A study of IT leadership suggests that not only are businesses ready for quantum computing, many have already allocated a budget for future quantum computing projects. What this means, the report concludes, is that competitive organizations can’t afford to ignore quantum computing any longer.
For those unfamiliar with the term, quantum computing is an emerging field of computer science that ditches binary data bits (able to be either 0 or 1) in favor of qubits, which can be both 0 and 1 at the same time, have values between 0 and 1 and even use superdense coding to encode two separate bits of binary data onto one qubit.
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Quantum computers are designed to solve problems that standard computers would be unable to solve in a practical manner. It’s debatable whether or not quantum computers have become practical tools for most modern businesses, but vendors like Honeywell and IBM are making regular progress toward quantum supremacy (the point at which quantum computers are able to solve problems regular computers cannot).
As far as tech leaders responding to the study, commissioned by quantum computing company Classiq, there’s not a question of whether or not quantum computing will ever be practical: It’s coming and many are already preparing for how it will change the shape of business.
Leaders are excited for the quantum future
There’s little disagreement about the value of quantum computing among those responding to Classiq’s survey: 98.6% of respondents “believe that quantum computing is a necessity or is important to advance technology performance,” the report said.
Application-wise, respondents see quantum computing filling roles in cybersecurity, machine learning, supply chain management, chemical and pharmaceutical development, and weather forecasting. As for how quantum computing would benefit their organizations, respondents were split nearly evenly among three choices: New revenue streams, competitive advantage and cost savings.
In addition, 95.7% believe quantum computing will create performance breakthroughs, and more than 60% said quantum computing will be a leading tech trend in the next five to 10 years, second only to VR and AR.
Eighty-nine percent said they think IT departments should create a specific quantum computing budget, but here’s where we find a disconnect: Only 61.9% said their companies already have a budget for quantum adoption. That’s a substantial gap between ideals and reality, and Classiq said there are two big roadblocks that may be standing in the way of further adoption of quantum computing (and it’s not the fact that it’s still in its infancy).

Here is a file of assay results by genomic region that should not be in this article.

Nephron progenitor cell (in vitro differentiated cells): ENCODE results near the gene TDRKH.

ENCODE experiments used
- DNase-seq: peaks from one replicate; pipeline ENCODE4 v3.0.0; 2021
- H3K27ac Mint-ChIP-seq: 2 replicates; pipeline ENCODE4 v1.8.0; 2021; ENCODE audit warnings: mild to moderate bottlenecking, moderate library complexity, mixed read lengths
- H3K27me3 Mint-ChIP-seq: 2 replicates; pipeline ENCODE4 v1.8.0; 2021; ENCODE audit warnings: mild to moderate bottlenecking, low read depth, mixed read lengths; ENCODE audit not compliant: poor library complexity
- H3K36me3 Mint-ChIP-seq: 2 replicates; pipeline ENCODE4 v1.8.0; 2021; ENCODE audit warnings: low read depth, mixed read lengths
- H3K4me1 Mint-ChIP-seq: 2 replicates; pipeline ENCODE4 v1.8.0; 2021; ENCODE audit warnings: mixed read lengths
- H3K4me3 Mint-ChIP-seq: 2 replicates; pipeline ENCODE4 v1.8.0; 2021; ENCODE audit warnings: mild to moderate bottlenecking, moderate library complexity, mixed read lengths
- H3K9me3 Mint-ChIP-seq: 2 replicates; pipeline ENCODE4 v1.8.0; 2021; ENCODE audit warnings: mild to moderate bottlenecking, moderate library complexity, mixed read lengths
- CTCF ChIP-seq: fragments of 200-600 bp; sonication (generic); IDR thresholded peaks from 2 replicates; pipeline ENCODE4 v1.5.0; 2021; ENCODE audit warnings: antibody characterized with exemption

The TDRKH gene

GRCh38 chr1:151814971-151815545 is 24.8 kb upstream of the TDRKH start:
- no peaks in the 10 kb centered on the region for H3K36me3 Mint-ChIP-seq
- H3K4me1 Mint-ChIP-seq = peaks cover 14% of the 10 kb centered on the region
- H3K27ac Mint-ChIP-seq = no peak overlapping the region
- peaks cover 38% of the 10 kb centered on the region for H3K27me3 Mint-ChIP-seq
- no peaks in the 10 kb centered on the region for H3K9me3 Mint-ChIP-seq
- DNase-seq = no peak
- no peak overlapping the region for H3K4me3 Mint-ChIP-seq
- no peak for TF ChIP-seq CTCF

There were several concerns cited by respondents: Cost, lack of experts in the field, a lack of good software environments, convenience vs. time, lack of hardware availability and current capability limitations are all mentioned. “Cost, availability and ‘the limited capabilities of quantum computing’ are what one would expect at this nascent stage of the market. The hope is that all of these are resolved concurrently: better hardware that is more accessible and more cost-effective,” the report said.
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It’s important to note, Classiq said in the study, that the above-mentioned roadblocks were part of a multiple selection answer: Respondents were free to choose as many as they saw fit. When asked to choose a “most important component to the evolution of quantum computing,” respondents said better development platforms are needed. Effective development environments, Classiq said in the study, is a problem that’s easily overcome.
Respondents seem to be nearly universal in their excitement over the future that quantum computing could create. Whether or not quantum computing will emerge into the spotlight in the near future isn’t at issue in this report: The bottom line is that other businesses are preparing, planning and posturing so they can welcome quantum computing into their organizations as soon as it’s a widespread reality. Organizations that don’t take the time to prepare now might be caught flat-footed as the world moves on around them.